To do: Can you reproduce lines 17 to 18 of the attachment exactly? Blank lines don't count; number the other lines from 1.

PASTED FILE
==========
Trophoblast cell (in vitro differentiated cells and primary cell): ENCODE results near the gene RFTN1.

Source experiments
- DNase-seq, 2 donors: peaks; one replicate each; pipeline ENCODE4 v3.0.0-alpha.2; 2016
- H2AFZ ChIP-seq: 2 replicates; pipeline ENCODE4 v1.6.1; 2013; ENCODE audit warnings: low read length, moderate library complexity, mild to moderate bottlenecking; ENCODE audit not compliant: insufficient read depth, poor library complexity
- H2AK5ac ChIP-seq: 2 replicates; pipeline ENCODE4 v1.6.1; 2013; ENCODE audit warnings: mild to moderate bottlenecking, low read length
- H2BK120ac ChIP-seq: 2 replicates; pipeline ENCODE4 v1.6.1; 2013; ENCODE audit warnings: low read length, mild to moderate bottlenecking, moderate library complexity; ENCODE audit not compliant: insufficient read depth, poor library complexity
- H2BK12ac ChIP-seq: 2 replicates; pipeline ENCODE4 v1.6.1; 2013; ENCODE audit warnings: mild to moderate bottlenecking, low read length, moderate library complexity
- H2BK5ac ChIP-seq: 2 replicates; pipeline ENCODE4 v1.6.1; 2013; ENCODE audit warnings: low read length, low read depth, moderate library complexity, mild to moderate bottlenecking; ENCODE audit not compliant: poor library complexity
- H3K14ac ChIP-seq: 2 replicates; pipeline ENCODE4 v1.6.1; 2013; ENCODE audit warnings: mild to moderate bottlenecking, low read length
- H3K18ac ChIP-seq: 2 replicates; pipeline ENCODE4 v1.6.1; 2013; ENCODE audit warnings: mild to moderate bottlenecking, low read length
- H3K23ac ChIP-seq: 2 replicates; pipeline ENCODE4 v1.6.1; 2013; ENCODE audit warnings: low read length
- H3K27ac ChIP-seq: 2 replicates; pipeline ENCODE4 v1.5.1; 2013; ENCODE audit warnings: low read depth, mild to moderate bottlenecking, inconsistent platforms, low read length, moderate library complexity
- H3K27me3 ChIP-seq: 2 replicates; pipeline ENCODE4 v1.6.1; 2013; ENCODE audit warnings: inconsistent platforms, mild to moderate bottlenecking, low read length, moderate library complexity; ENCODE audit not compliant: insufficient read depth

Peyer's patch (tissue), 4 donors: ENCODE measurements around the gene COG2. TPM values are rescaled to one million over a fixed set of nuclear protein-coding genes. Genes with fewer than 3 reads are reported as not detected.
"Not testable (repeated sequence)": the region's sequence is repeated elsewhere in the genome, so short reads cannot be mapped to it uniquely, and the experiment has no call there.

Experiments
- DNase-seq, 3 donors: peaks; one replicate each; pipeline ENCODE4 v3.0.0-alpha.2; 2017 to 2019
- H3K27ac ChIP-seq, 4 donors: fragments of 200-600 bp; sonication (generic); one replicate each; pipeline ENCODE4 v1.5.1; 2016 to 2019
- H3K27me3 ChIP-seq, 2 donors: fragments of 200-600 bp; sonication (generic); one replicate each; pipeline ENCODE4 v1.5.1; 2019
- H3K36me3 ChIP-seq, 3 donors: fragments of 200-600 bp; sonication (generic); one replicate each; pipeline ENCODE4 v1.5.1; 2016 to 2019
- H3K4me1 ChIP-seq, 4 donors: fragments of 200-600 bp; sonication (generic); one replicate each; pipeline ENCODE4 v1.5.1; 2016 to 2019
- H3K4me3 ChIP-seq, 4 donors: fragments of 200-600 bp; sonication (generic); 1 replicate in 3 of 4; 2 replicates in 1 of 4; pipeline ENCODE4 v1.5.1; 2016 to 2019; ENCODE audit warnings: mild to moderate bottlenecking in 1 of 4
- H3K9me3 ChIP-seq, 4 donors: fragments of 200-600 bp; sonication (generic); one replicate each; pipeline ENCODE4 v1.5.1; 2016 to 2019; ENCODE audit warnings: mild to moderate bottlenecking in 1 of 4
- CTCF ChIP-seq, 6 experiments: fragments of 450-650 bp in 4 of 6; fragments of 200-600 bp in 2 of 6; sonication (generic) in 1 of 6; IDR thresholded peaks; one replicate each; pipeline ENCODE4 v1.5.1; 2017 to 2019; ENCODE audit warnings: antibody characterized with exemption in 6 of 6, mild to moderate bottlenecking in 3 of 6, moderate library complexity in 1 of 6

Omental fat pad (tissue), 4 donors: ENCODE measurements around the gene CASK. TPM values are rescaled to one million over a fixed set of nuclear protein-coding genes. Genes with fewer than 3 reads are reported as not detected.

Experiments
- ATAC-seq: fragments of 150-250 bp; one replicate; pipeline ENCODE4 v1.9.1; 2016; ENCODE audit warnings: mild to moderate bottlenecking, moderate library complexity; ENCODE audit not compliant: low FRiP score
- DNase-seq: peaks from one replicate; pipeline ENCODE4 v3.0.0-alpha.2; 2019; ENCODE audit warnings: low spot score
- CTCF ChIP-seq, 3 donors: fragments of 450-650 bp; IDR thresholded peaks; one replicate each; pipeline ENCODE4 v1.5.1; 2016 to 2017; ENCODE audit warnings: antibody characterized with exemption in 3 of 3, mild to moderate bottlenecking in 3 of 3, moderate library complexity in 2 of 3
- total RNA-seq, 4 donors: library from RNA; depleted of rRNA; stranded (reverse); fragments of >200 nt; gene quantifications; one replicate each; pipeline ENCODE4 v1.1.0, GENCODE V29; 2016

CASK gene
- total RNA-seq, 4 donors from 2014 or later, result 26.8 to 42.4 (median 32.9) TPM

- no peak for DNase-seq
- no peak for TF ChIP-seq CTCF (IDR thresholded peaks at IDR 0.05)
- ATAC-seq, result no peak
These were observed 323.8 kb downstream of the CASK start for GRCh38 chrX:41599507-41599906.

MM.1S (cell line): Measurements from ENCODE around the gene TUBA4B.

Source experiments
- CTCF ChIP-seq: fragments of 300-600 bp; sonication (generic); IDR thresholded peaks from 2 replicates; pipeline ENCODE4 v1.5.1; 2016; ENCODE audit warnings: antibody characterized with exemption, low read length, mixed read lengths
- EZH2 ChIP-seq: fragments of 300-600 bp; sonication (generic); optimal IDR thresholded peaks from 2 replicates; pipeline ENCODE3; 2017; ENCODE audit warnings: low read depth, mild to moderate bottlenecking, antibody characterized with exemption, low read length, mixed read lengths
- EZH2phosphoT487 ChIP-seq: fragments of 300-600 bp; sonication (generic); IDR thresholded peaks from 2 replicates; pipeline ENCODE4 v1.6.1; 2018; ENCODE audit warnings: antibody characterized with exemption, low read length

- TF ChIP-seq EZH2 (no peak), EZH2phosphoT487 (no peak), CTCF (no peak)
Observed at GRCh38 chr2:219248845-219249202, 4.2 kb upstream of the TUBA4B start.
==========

- DNase-seq, 3 donors: peaks; one replicate each; pipeline ENCODE4 v3.0.0-alpha.2; 2017 to 2019
- H3K27ac ChIP-seq, 4 donors: fragments of 200-600 bp; sonication (generic); one replicate each; pipeline ENCODE4 v1.5.1; 2016 to 2019